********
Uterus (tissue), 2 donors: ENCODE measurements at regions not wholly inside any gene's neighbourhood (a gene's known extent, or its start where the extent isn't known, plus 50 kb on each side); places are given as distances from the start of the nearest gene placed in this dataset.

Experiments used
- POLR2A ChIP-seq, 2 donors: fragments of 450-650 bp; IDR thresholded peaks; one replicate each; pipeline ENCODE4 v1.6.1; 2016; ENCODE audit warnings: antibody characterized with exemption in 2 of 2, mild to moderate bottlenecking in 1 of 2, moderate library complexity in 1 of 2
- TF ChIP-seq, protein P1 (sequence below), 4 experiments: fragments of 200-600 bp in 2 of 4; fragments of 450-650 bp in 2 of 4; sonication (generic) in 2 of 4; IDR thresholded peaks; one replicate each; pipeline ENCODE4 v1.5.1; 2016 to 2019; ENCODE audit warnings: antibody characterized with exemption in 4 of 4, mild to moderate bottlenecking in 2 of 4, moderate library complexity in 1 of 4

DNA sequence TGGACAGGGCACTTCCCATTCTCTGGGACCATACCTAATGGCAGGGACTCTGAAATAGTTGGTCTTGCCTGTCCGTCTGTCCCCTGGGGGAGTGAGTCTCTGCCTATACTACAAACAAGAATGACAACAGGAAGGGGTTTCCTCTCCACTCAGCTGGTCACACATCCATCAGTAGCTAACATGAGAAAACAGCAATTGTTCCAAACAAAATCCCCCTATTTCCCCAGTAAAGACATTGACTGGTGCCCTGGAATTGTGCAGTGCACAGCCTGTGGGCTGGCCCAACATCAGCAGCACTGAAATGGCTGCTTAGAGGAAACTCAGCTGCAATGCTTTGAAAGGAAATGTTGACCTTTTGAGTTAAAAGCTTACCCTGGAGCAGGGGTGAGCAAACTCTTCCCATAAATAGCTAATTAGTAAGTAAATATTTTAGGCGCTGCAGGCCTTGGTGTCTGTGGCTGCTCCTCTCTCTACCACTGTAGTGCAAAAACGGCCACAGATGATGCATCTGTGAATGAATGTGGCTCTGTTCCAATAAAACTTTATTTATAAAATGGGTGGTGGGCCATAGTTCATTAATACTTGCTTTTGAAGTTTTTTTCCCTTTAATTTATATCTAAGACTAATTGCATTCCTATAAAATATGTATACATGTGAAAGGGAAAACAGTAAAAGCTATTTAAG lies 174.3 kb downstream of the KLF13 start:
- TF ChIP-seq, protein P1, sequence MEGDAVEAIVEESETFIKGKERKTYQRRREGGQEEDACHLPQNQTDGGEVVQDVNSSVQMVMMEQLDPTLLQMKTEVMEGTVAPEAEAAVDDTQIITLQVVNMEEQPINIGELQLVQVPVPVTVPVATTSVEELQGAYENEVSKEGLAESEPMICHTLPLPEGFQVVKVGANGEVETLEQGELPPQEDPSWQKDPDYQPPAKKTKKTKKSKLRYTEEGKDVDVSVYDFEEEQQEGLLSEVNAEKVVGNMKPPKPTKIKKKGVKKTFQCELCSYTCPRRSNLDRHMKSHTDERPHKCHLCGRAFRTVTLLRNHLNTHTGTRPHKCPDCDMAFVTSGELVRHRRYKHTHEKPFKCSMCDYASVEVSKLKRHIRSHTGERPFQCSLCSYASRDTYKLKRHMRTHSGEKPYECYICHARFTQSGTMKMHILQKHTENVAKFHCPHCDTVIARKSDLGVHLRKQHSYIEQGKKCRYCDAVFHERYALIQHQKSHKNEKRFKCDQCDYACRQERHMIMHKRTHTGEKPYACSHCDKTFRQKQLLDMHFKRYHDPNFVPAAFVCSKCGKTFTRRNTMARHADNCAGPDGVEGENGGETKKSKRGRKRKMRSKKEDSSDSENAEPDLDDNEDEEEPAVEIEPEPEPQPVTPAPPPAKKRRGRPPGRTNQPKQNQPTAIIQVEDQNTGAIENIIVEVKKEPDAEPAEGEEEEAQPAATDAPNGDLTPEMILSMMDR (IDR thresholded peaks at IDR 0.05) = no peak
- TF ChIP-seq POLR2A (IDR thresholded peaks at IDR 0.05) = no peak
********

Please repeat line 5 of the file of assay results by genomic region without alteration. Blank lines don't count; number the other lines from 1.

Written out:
DNA sequence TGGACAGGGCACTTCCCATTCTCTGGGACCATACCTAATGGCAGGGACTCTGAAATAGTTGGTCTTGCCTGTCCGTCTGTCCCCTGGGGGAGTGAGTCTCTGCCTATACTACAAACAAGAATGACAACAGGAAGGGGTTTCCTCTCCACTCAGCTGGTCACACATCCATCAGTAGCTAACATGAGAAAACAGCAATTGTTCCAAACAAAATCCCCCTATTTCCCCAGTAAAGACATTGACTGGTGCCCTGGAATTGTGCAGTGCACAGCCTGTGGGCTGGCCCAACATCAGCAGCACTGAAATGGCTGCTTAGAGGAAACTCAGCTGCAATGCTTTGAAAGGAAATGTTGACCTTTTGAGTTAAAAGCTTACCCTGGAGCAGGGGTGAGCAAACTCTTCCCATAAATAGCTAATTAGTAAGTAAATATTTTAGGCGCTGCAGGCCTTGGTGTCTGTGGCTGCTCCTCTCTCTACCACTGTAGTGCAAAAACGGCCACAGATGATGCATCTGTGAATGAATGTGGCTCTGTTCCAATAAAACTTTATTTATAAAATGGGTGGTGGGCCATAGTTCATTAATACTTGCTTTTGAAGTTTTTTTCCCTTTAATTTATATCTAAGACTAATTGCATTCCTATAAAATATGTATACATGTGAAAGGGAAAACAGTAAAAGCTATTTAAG lies 174.3 kb downstream of the KLF13 start: